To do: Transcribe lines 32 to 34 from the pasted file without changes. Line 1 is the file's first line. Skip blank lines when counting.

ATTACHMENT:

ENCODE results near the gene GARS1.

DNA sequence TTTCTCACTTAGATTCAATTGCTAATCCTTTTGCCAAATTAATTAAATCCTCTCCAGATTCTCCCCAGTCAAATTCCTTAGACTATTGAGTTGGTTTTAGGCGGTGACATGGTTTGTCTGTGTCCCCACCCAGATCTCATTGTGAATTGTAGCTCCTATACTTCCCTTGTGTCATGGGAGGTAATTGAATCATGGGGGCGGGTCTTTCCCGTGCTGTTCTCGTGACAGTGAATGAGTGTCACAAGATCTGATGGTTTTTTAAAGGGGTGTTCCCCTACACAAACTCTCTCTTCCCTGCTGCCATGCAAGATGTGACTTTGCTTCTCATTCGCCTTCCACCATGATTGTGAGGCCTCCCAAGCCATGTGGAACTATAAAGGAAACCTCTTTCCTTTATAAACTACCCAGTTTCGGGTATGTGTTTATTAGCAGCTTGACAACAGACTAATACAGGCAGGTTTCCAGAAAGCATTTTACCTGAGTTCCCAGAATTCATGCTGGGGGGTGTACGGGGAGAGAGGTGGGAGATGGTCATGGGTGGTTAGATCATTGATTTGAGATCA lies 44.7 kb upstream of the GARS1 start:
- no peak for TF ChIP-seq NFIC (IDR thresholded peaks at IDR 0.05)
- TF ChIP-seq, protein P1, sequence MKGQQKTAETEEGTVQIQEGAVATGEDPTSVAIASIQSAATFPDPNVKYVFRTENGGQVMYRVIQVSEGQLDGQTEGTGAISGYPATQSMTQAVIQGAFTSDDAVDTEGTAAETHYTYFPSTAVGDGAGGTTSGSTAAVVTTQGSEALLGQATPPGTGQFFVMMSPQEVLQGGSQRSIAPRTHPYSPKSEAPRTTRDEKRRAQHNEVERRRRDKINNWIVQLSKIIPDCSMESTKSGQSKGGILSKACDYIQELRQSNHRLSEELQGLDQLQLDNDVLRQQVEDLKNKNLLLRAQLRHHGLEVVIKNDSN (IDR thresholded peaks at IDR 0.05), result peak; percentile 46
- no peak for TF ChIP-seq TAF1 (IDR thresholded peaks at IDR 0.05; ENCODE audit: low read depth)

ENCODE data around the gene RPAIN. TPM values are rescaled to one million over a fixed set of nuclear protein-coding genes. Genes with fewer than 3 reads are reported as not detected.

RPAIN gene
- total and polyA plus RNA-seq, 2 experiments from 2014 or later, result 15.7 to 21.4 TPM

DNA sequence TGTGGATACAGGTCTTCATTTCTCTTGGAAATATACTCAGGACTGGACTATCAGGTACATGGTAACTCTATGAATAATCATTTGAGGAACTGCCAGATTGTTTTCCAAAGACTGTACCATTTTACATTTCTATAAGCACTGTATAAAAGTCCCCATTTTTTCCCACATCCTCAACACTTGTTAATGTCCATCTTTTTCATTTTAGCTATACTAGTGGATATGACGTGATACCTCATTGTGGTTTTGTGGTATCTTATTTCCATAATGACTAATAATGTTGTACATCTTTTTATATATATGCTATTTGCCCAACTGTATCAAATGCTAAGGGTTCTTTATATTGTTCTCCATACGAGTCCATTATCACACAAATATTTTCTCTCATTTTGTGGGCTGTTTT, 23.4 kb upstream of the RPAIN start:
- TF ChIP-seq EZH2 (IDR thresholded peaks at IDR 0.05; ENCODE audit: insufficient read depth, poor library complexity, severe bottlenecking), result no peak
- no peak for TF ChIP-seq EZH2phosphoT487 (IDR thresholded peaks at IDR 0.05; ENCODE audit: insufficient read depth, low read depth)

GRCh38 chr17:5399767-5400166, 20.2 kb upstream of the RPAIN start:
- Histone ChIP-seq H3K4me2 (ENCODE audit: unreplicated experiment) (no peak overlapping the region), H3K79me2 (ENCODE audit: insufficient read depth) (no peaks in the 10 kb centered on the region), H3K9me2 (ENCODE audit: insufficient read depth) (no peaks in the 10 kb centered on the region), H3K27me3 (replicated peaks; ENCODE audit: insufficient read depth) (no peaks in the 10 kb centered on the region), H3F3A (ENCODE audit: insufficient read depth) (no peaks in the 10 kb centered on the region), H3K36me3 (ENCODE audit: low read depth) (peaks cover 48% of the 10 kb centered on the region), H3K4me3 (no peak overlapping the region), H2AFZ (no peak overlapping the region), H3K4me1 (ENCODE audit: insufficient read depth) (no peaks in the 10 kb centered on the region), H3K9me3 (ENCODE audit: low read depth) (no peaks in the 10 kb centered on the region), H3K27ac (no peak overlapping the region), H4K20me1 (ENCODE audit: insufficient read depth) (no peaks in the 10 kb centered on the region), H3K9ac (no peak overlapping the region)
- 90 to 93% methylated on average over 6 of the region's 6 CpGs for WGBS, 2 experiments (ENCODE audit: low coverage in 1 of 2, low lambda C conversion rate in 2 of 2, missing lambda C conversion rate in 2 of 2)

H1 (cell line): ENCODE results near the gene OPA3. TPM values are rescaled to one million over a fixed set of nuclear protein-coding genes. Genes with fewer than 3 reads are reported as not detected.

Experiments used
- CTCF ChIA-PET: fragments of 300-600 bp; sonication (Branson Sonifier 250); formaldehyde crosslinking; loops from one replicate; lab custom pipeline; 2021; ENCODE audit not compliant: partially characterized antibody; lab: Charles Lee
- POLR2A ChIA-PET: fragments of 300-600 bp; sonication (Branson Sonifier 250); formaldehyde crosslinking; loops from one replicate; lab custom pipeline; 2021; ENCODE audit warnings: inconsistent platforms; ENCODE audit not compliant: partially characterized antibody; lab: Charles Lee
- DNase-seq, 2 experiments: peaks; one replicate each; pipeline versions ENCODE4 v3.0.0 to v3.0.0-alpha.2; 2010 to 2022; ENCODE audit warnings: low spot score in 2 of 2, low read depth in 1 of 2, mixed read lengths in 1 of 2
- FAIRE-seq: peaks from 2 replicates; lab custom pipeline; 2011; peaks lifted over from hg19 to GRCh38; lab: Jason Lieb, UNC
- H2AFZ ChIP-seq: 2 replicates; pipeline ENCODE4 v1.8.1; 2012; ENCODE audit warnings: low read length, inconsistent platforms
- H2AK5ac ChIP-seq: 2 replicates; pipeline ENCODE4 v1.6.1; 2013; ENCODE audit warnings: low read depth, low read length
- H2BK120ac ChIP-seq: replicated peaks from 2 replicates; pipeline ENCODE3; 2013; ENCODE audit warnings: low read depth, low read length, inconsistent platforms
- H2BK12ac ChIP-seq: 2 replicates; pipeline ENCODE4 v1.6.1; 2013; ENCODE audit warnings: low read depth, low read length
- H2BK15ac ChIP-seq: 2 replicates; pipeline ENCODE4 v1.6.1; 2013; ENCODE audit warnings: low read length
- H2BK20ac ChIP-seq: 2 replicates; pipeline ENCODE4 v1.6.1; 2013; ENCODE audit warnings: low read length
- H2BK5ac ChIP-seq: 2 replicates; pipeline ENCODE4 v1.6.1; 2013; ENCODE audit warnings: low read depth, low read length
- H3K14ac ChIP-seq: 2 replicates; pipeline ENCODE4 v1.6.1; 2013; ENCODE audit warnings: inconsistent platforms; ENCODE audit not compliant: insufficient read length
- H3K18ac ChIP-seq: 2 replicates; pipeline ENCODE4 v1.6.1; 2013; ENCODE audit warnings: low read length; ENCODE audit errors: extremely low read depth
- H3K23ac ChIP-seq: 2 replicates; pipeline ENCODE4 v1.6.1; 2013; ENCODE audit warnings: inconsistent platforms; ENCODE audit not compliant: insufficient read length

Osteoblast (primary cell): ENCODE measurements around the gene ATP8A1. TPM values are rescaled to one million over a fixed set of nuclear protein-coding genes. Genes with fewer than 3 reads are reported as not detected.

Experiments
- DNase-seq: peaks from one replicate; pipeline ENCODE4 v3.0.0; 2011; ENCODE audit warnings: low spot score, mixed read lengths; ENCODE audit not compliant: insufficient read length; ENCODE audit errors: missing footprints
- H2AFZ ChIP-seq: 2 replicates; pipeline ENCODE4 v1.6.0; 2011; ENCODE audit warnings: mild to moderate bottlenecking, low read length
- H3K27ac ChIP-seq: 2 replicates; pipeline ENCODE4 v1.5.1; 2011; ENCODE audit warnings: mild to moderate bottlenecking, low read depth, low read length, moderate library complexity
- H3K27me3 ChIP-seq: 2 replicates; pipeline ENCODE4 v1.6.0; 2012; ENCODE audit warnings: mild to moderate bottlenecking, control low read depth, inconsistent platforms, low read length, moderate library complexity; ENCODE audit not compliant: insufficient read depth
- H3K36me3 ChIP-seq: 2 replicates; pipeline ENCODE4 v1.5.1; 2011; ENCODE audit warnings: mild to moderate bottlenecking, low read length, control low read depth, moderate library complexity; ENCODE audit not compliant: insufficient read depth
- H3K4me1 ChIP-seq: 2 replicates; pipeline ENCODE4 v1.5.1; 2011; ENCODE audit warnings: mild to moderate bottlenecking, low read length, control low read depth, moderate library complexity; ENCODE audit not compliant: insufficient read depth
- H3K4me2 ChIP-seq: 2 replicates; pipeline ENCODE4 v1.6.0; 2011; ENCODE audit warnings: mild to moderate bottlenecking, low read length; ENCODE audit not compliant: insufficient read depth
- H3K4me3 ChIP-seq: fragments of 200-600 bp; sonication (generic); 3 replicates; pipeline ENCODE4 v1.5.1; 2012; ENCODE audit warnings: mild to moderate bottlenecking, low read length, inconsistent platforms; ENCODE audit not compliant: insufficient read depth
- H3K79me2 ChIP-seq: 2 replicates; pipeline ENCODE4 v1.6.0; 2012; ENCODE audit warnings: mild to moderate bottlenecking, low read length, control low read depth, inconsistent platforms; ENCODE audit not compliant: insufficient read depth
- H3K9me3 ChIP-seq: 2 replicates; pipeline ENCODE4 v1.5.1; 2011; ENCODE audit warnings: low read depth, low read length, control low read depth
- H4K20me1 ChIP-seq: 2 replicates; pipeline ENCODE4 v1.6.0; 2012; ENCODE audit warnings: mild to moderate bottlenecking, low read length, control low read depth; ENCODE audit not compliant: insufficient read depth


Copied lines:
Experiments
- DNase-seq: peaks from one replicate; pipeline ENCODE4 v3.0.0; 2011; ENCODE audit warnings: low spot score, mixed read lengths; ENCODE audit not compliant: insufficient read length; ENCODE audit errors: missing footprints
- H2AFZ ChIP-seq: 2 replicates; pipeline ENCODE4 v1.6.0; 2011; ENCODE audit warnings: mild to moderate bottlenecking, low read length